A cargo craft carrying supplies docked with the International Space Station on Tuesday in preparation for the first long-term manned mission to the orbital laboratory, officials were quoted as saying.
Itar-Tass news agency quoted officials at Mission Control outside Moscow as saying that the Progress M1-3 had docked with the station at 2013 GMT.
The ship was carrying 2.4 tons of fuel, clothing and other supplies. It was launched Sunday from the Baikonur cosmodrome in Kazakstan. It docked at about 12:15 a.m. Moscow time.
The space station, being built jointly by the United States, Russia, Europe and Japan, has been described as one of the most ambitious engineering projects ever and will cost up to $60 billion.
Construction is now expected to speed up, and the space station is scheduled to be complete in 2005, after more than 40 more launches. When complete, the station will loom seven stories high and become one of the brightest objects in the night sky.
Seven full-time crew members will live and work in a space as big as the cabin of a Boeing 747 jumbo jet.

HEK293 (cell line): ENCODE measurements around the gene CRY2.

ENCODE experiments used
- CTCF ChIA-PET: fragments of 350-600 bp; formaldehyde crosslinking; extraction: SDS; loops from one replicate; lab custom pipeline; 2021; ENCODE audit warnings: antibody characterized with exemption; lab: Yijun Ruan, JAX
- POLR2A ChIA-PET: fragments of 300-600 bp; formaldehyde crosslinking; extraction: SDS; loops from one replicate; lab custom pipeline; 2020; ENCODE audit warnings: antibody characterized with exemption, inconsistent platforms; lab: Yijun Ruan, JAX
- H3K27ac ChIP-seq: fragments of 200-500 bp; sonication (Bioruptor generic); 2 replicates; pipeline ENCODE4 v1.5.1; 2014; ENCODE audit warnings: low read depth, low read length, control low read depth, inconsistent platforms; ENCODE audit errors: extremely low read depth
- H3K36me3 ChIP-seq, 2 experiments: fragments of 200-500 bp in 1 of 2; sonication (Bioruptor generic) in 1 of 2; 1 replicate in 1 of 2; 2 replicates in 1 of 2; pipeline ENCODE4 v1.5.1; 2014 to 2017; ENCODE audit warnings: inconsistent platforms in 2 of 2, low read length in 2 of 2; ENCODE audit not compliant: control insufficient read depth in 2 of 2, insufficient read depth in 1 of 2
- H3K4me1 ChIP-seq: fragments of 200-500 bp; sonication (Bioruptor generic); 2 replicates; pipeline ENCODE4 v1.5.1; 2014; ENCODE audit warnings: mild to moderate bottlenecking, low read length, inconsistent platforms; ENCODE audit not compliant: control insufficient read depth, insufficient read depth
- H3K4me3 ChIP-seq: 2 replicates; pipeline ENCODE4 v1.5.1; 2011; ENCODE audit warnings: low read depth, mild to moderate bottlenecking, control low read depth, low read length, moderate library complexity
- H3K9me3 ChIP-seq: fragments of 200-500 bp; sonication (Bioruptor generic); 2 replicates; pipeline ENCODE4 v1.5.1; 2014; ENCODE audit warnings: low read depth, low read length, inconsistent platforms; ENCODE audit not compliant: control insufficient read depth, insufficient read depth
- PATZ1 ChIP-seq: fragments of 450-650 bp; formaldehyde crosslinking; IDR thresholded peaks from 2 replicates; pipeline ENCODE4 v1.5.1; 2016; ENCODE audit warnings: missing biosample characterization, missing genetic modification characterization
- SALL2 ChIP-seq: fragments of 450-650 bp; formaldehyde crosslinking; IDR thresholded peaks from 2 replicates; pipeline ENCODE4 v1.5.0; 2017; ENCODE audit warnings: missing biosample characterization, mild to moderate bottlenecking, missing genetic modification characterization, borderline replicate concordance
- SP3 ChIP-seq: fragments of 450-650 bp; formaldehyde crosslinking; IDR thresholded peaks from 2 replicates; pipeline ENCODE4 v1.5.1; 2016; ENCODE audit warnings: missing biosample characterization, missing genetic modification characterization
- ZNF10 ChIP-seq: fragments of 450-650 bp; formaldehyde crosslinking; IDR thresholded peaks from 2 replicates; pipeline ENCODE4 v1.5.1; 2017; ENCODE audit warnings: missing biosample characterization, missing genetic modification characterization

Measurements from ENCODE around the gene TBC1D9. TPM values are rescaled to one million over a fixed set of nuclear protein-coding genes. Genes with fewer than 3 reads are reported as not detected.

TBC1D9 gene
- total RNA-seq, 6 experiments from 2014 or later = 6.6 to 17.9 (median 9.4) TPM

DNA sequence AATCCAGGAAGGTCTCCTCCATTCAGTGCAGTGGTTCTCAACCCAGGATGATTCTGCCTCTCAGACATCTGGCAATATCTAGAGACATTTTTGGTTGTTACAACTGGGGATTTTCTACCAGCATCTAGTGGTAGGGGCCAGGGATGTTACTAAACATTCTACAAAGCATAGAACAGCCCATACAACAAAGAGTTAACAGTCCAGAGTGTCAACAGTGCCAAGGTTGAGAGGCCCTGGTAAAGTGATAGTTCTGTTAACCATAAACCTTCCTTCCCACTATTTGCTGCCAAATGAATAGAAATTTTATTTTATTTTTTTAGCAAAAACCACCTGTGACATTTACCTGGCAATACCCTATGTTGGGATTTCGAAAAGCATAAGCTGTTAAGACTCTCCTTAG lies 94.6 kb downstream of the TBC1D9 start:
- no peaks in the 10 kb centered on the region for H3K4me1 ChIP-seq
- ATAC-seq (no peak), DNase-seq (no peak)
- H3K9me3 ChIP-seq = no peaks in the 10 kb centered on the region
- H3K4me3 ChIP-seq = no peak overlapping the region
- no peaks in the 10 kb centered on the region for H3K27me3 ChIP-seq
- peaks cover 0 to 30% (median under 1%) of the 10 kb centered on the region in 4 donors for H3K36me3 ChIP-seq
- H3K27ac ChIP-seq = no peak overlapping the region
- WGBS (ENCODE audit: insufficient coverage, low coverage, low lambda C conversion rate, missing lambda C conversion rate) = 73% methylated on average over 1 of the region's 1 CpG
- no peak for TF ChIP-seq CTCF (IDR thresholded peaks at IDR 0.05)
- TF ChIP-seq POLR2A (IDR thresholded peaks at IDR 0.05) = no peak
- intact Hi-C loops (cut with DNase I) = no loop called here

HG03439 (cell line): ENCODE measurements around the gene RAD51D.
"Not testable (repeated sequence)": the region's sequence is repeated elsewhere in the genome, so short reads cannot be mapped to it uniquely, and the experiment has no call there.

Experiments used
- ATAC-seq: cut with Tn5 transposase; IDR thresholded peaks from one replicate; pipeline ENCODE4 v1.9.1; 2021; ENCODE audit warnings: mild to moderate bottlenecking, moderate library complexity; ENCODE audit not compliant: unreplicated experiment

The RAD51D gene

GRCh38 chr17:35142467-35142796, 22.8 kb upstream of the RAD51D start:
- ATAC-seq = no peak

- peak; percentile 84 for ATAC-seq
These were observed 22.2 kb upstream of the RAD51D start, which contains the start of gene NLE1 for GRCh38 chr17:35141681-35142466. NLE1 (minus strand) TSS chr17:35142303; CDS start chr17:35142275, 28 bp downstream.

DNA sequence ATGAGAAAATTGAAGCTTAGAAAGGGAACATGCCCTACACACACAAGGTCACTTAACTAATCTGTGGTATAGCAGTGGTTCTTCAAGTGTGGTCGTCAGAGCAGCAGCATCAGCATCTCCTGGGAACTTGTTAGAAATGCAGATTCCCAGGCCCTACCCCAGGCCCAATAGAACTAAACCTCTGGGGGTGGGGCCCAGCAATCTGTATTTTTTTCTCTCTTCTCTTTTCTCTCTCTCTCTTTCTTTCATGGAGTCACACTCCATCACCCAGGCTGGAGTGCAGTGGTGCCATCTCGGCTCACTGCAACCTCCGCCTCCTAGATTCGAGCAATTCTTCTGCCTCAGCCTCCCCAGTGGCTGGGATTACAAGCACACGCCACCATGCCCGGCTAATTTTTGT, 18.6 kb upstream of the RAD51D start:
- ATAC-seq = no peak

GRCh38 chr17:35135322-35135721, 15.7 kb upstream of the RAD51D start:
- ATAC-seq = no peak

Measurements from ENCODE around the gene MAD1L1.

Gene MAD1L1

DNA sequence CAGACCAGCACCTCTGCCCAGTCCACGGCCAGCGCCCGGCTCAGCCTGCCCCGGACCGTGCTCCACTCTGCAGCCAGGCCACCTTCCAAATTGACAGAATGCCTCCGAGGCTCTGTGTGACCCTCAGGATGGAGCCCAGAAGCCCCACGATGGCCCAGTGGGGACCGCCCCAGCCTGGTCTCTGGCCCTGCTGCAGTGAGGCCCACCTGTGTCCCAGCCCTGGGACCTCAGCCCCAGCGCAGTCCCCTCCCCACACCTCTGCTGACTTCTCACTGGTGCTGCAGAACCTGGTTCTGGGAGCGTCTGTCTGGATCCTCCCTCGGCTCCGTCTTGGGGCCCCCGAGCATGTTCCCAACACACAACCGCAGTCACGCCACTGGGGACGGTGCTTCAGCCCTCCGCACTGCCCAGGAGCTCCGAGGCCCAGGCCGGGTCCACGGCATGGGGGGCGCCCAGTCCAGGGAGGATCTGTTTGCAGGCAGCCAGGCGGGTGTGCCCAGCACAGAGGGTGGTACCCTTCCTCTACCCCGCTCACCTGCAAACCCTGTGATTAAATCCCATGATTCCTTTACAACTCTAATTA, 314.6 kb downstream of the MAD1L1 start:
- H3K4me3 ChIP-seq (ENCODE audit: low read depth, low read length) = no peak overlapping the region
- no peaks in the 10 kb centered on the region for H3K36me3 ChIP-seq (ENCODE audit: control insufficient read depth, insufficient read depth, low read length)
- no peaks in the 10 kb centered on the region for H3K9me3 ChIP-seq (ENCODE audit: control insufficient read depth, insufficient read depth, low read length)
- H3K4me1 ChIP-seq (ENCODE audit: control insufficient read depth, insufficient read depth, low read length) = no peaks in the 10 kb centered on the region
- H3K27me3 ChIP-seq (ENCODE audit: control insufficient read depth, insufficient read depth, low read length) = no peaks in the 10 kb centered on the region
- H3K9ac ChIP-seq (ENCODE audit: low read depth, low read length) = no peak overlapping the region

Russia sent into orbit the Zvezda living quarters module last month, making possible a four-month mission to the station by two Russians and one American planned to begin on Oct. 30. It contains living quarters and a guidance system.
The fuel will be used to adjust the space station's orbit. The ship was also delivering scientific instruments, linen and personal hygiene supplies.
It is the first of two Progress missions ferrying supplies to the space station in preparation for the arrival of the first crew. The next supply mission will be in late August.
Russia's inability to pay its bills and rocket problems had delayed the module's installation by two years.
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